When the official U.S. Census Day 2020 came April 1, the global coronavirus pandemic was worsening. It had already forced social and economic shutdowns across America.
Since then, all the major African American community-based organizations, political leaders and other advocates in California — concerned that there may be an undercount of Black Californians during the 2020 census count — find themselves grappling.
Under a statewide shelter-in-place order, those groups have been working overtime, rejiggering outreach strategies from a boots-on-the-ground game to expanding online get-the-word-out campaigns with most of their social media content identifiable by the hashtag #MakeBlackCount.
Their goal, leaders say, is to ensure every Black household in California accurately completes its 2020 Census form.
Their hard work is paying off.
So far, California has a 53.8% response rate, which is higher than the national response rate of 52.4%. The state is on good footing at this point, considering that this is still the first phase of the national count, and census workers have not yet even begun to conduct in-person, door-to-door data collection campaigns.
About 47.8% of participants in the state have responded online, according to the U.S. Census Bureau.
“Up and down the state, most of the groups we’ve reached out to told us that they have had to step back and reimagine how they can best get their message to those African American families and individuals who live in our hardest-to-count communities,” said Regina Wilson, executive director of California Black Media and a member of the California Complete Count committee.
“It is not business as usual,” Wilson continued. “To be successful during this crisis, they have had to switch up their plans in real time. It’s remarkable, but to achieve a full count of Blacks in the state, we have to keep that momentum up.”
During Census Week, responses jumped 9.1 percentage points — an estimated 1.36 million households self-responded to the Census form, the California Census 2020 Campaign announced April 9.
“We understand there is still more work to be done to make sure all Californians, especially those who are hard to count, fill out their questionnaire. We are proud of the work our partners are doing to push these self-response rates,” said Ditas Katague, director of the California Complete Count – Census 2020 Office. “We’d like to remind everyone that filling out the Census form will help bring needed representation and resources to California’s diverse communities.”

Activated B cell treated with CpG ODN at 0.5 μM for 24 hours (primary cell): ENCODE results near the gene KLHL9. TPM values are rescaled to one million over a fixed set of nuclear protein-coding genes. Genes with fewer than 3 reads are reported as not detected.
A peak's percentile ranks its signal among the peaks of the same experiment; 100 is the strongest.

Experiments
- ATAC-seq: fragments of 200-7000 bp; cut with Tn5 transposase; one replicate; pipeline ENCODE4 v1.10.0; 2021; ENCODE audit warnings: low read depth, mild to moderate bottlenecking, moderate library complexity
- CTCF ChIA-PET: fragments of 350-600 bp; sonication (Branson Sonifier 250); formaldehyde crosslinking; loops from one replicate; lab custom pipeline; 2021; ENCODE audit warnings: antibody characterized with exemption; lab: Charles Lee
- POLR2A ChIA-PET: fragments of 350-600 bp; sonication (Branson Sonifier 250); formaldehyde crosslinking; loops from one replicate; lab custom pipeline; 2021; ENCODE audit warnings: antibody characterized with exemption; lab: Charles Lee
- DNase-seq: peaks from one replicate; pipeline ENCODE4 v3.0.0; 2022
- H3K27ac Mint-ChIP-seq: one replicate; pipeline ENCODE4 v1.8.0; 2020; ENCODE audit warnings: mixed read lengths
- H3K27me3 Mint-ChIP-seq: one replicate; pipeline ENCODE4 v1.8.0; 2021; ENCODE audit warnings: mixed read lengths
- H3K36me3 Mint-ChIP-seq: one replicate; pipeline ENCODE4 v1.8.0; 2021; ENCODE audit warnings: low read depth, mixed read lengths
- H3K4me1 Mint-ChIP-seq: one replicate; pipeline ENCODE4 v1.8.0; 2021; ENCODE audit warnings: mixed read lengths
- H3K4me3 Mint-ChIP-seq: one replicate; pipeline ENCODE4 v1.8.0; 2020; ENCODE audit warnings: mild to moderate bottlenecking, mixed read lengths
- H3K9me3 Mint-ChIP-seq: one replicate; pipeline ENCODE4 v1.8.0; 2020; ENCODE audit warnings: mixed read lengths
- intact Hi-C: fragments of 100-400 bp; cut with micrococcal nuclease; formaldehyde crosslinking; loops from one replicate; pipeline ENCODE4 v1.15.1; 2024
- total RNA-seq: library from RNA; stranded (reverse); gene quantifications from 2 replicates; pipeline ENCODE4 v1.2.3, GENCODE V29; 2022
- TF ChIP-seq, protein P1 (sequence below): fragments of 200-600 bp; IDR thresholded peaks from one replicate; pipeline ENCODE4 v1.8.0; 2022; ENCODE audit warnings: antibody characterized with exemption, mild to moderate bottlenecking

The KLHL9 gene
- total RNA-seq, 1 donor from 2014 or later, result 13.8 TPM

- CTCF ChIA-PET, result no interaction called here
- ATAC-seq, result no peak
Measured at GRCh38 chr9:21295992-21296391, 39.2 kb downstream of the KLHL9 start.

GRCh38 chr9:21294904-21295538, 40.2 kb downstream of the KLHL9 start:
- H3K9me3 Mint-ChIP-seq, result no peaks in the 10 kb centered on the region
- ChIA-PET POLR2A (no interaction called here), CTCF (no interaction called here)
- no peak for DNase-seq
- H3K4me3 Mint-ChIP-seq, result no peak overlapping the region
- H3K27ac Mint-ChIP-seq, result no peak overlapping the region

The state’s success to date stems from the California Census Campaign’s work with more than 120 partners including local governments, tribal governments, K-12 schools, county offices of education, community-based organizations, state agencies and departments, faith-based organizations, labor unions, small businesses, ethnic and mainstream media outlets, and others.
COVID-19 prompted the Census Bureau to prioritize an online count; and caused the California governor to issue a statewide stay-at-home order for everyone except essential workers — or people going out to pick up medicines, shop for groceries or fill up their cars with gas.
Having to adhere to a 6-foot physical distancing mandate between people, per Centers of Disease Control and Prevention (CDC) guidelines, has also influenced how census informational campaigns are being executed.
But advocates say they are now more determined than ever to work for a complete count.
Many rely on social media and web-conferencing events and they emphasize that the confidential, simple 9-question Census questionnaire can be completed quickly online at my2020census.gov, and by phone in English and other languages at 844-330-2020.
The U.S. Census Bureau has been sending paper forms to households that haven’t responded to the Census.
“Just think about Head Start and Meals on Wheels, and after-school programs. That’s all dependent on getting everybody counted,” said Cassandra Jennings, president and CEO of the Greater Sacramento Urban League.
Because of the COVID-19 crisis, the U.S. Census Bureau has adjusted its enumeration timeline. Field activities, which were scheduled to begin March 1, will not start until June 1. The bureau also warned that those dates and the processes associated with them might change, too.